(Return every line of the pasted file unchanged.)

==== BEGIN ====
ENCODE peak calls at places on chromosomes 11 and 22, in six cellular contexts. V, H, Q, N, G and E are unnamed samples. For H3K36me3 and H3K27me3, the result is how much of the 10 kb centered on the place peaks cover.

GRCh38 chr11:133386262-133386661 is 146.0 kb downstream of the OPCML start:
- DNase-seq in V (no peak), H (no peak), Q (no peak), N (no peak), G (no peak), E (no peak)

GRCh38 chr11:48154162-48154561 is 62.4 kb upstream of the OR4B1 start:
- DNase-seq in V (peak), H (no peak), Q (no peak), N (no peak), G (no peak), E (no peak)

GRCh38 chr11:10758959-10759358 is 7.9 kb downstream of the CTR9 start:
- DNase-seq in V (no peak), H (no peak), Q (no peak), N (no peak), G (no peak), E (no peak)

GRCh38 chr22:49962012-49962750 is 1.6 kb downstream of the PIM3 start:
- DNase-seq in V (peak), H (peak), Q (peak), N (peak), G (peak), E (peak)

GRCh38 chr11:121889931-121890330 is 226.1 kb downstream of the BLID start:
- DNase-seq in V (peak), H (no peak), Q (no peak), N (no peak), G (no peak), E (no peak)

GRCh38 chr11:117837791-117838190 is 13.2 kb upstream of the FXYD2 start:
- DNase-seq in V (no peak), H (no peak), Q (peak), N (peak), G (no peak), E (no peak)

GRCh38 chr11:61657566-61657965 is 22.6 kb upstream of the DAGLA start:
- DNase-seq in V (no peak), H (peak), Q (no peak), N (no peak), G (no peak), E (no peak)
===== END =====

ENCODE peak calls at places on chromosomes 11 and 22, in six cellular contexts. V, H, Q, N, G and E are unnamed samples. For H3K36me3 and H3K27me3, the result is how much of the 10 kb centered on the place peaks cover.

GRCh38 chr11:133386262-133386661 is 146.0 kb downstream of the OPCML start:
- DNase-seq in V (no peak), H (no peak), Q (no peak), N (no peak), G (no peak), E (no peak)

GRCh38 chr11:48154162-48154561 is 62.4 kb upstream of the OR4B1 start:
- DNase-seq in V (peak), H (no peak), Q (no peak), N (no peak), G (no peak), E (no peak)

GRCh38 chr11:10758959-10759358 is 7.9 kb downstream of the CTR9 start:
- DNase-seq in V (no peak), H (no peak), Q (no peak), N (no peak), G (no peak), E (no peak)

GRCh38 chr22:49962012-49962750 is 1.6 kb downstream of the PIM3 start:
- DNase-seq in V (peak), H (peak), Q (peak), N (peak), G (peak), E (peak)

GRCh38 chr11:121889931-121890330 is 226.1 kb downstream of the BLID start:
- DNase-seq in V (peak), H (no peak), Q (no peak), N (no peak), G (no peak), E (no peak)

GRCh38 chr11:117837791-117838190 is 13.2 kb upstream of the FXYD2 start:
- DNase-seq in V (no peak), H (no peak), Q (peak), N (peak), G (no peak), E (no peak)

GRCh38 chr11:61657566-61657965 is 22.6 kb upstream of the DAGLA start:
- DNase-seq in V (no peak), H (peak), Q (no peak), N (no peak), G (no peak), E (no peak)